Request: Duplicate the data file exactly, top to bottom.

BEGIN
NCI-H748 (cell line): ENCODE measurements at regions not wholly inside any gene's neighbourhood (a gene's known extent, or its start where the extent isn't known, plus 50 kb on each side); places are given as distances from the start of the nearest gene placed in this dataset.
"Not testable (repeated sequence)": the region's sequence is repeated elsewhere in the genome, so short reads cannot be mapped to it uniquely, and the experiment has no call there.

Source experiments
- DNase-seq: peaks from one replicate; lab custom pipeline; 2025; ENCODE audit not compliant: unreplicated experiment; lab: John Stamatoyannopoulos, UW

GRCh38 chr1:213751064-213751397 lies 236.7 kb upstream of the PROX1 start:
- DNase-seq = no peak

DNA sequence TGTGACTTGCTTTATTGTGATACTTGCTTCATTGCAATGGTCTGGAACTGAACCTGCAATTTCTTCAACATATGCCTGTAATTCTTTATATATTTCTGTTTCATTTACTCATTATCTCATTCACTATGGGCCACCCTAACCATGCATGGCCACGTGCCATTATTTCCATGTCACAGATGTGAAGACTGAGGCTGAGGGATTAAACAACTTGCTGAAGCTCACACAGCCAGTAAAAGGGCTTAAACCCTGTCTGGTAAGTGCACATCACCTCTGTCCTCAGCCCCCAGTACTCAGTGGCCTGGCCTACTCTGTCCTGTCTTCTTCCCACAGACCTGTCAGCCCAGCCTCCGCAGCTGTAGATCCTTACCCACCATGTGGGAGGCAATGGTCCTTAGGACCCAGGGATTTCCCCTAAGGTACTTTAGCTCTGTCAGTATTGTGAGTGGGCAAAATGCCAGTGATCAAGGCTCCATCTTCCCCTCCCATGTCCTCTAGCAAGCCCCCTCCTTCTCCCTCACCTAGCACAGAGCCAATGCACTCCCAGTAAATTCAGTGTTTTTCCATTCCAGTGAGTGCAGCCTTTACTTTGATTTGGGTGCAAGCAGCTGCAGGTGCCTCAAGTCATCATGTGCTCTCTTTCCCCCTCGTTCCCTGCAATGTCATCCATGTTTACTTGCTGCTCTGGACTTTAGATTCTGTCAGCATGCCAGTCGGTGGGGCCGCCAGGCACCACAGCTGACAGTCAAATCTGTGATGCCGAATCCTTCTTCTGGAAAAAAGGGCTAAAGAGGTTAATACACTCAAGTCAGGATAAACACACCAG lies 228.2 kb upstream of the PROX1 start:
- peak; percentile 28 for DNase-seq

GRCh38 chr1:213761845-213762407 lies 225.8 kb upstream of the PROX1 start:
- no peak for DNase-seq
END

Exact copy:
NCI-H748 (cell line): ENCODE measurements at regions not wholly inside any gene's neighbourhood (a gene's known extent, or its start where the extent isn't known, plus 50 kb on each side); places are given as distances from the start of the nearest gene placed in this dataset.
"Not testable (repeated sequence)": the region's sequence is repeated elsewhere in the genome, so short reads cannot be mapped to it uniquely, and the experiment has no call there.

Source experiments
- DNase-seq: peaks from one replicate; lab custom pipeline; 2025; ENCODE audit not compliant: unreplicated experiment; lab: John Stamatoyannopoulos, UW

GRCh38 chr1:213751064-213751397 lies 236.7 kb upstream of the PROX1 start:
- DNase-seq = no peak

DNA sequence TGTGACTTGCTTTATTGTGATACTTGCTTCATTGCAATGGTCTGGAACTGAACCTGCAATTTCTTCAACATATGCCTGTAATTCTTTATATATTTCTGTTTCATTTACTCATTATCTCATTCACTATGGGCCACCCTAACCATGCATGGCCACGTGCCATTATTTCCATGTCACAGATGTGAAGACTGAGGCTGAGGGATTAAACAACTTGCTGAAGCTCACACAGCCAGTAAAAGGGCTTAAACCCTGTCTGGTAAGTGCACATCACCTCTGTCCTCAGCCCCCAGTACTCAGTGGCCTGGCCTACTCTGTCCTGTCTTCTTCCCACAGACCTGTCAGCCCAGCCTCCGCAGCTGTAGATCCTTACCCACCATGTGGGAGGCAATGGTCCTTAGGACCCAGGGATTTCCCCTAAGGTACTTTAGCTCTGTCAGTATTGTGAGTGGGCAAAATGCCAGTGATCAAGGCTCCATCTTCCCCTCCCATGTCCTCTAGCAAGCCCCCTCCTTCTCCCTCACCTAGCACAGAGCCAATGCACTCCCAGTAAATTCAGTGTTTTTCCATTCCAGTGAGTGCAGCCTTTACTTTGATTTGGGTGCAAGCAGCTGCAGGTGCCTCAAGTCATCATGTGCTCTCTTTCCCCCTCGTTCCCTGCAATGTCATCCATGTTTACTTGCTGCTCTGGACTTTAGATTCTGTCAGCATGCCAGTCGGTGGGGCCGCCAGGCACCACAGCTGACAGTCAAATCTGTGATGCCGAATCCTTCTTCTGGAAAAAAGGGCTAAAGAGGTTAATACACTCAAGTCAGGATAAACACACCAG lies 228.2 kb upstream of the PROX1 start:
- peak; percentile 28 for DNase-seq

GRCh38 chr1:213761845-213762407 lies 225.8 kb upstream of the PROX1 start:
- no peak for DNase-seq